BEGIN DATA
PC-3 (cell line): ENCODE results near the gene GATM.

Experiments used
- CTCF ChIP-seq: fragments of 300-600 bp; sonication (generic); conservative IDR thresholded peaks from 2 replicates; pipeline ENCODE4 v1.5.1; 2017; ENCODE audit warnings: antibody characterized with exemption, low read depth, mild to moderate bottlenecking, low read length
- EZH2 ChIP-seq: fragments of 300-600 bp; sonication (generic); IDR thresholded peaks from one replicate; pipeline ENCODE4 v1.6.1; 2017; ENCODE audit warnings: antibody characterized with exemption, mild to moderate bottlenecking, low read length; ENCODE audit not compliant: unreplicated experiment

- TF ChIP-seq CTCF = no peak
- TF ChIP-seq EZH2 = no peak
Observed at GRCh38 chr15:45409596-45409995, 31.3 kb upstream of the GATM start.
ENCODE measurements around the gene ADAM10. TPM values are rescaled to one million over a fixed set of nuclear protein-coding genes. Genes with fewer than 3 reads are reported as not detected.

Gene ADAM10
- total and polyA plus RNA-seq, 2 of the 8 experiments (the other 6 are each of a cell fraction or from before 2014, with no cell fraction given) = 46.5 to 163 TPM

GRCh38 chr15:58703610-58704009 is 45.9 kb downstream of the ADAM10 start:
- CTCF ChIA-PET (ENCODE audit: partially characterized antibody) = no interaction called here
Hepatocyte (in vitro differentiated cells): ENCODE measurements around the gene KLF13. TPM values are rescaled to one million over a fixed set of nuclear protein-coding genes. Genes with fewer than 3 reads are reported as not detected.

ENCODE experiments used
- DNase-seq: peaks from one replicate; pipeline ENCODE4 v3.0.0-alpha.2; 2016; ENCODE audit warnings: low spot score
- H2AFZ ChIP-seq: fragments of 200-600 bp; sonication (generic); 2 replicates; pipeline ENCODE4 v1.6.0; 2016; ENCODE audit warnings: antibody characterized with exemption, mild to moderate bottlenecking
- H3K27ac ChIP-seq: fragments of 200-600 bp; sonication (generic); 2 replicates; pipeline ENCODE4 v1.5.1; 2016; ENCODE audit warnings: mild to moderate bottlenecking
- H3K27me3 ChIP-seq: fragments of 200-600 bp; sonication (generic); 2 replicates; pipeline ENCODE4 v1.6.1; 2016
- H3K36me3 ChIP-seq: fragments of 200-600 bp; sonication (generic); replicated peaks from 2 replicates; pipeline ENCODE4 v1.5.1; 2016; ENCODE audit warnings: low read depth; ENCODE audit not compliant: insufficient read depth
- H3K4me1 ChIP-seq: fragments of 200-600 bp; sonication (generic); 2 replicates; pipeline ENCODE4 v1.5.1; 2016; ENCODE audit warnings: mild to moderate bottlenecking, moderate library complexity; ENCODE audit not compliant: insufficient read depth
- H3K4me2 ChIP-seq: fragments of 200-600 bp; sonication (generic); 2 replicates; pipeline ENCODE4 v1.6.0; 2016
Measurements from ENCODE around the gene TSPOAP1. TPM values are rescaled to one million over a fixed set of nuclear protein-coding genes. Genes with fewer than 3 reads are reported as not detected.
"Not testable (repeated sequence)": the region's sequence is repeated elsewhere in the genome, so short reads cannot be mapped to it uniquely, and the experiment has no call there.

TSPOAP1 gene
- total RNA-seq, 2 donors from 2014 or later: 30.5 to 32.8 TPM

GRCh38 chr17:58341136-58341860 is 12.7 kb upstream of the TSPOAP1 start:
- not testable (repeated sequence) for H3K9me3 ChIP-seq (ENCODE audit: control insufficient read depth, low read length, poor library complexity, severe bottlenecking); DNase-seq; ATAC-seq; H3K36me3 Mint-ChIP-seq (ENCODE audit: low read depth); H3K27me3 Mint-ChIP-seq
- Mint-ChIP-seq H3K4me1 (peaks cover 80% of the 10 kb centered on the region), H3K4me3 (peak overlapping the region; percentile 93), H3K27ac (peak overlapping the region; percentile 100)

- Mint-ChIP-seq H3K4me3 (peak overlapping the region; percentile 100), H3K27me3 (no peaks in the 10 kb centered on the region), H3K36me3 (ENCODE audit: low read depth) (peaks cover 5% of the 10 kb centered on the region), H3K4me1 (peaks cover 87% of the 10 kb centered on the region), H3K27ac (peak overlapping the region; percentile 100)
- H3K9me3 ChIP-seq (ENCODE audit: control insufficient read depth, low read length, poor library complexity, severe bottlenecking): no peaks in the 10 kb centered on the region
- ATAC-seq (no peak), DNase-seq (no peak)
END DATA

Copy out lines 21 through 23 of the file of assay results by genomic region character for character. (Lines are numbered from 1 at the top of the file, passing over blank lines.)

- H3K4me2 ChIP-seq: fragments of 200-600 bp; sonication (generic); 2 replicates; pipeline ENCODE4 v1.6.0; 2016
Measurements from ENCODE around the gene TSPOAP1. TPM values are rescaled to one million over a fixed set of nuclear protein-coding genes. Genes with fewer than 3 reads are reported as not detected.
"Not testable (repeated sequence)": the region's sequence is repeated elsewhere in the genome, so short reads cannot be mapped to it uniquely, and the experiment has no call there.